• Naruko "Anaru" Anjou of Anohana The Flower We Saw That Day became a gyaru sometime after Menma died. She paints her nails, styles her hair and dyes it red, wears false eyelashes, and probably uses her earnings from her part-time job to buy outfits. Her friends Haruna and Aki also have gyaru tendencies.
  • A Case Closed case is centered on the gyaru culture. The gyarus Michiko, Ryouko and Tae and the yamanba Hitomi are attacked and beaten up by an unknown assailiant, and Tae ends up being beaten to death. It's because Tae accidentally ran a boy with her car and the boy's grieving father started attacking women who reminded him of her, especially if they wore platform boots since she was wearing those when she caused the accident.
  • Yuzu, the protagonist of Citrus is a Kogal, with bleached blond hair, makeup, school uniform skirt hiked way up, jewelry, the works. This causes considerable friction with the extremely straight-laced school she attends, as well as her prim-and-proper adoptive sister (and secret crush) who is the Student Council President there.
  • Dandadan: Ayase is of the Kogal variant. One of her friends is more directly Manba.
  • Aiura Mikoto from The Disastrous Life of Saiki K. is an example of the ganguro subtype. Downplayed, though, because she wears the school uniform the same way as everyone else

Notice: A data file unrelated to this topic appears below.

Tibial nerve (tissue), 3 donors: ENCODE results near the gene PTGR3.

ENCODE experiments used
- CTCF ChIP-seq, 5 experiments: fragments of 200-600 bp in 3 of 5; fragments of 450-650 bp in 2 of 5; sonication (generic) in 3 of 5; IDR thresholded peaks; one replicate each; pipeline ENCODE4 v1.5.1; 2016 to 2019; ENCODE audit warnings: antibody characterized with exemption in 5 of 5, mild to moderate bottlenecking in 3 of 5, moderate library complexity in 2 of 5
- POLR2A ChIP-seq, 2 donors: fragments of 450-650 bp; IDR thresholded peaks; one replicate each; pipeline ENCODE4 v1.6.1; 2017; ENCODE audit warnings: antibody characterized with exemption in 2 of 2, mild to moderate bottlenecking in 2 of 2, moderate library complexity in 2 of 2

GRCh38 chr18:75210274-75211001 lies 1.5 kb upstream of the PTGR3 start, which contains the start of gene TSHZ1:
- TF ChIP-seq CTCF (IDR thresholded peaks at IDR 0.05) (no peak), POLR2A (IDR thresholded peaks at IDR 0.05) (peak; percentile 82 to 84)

• The rival Saber from the Fate/EXTRA CCC Fox Tail manga and Fate/Grand Order — Suzuka Gozen — carries herself like a Gyaru, even calling herself a "JK Saber" (JK = joshikousei = high-school girl).
  • Flowers And Bees features a Girl Posse of 3 kogals including love interest Sakura Ota, who doesn't tan, but spends her time going to clubs and Love Hotels instead of studying.
  • Food Wars!: Ikumi Mito initially looks this trope due to her brown skin, blond hair and her Stripperific outfit, notably her iconic USA Flag Bikini. Then a flashback of her is shown, revealing that she already had the skin and hair color as a child, and she was wearing a dress that made her look like a little princess (she's from a rich family, which explains why she was working with Erina Nakiri who hates commoners), meaning she is a natural dark-skinned blonde. Her current choice of fashion is a result of a trauma, when her father condemned her girly interests as a weakness for her status as a future heir, thus she developed into The Lad-ette.
  • Gal Gohan's main female lead Okazaki Miku as well as her friends are all kogals, though Miku does have some stylings from the ganguro fashion. Interestingly, despite being called the school's number one gal, she's the only one doesn't have any sexual experience until the end of the manga on her wedding night.
  • Gals! focuses entirely on Gyaru culture. The three main characters, Miyu, Ran, and Aya, are all kogals. Miyu and Ran both have dyed hair, and all three of them wear trendy clothing.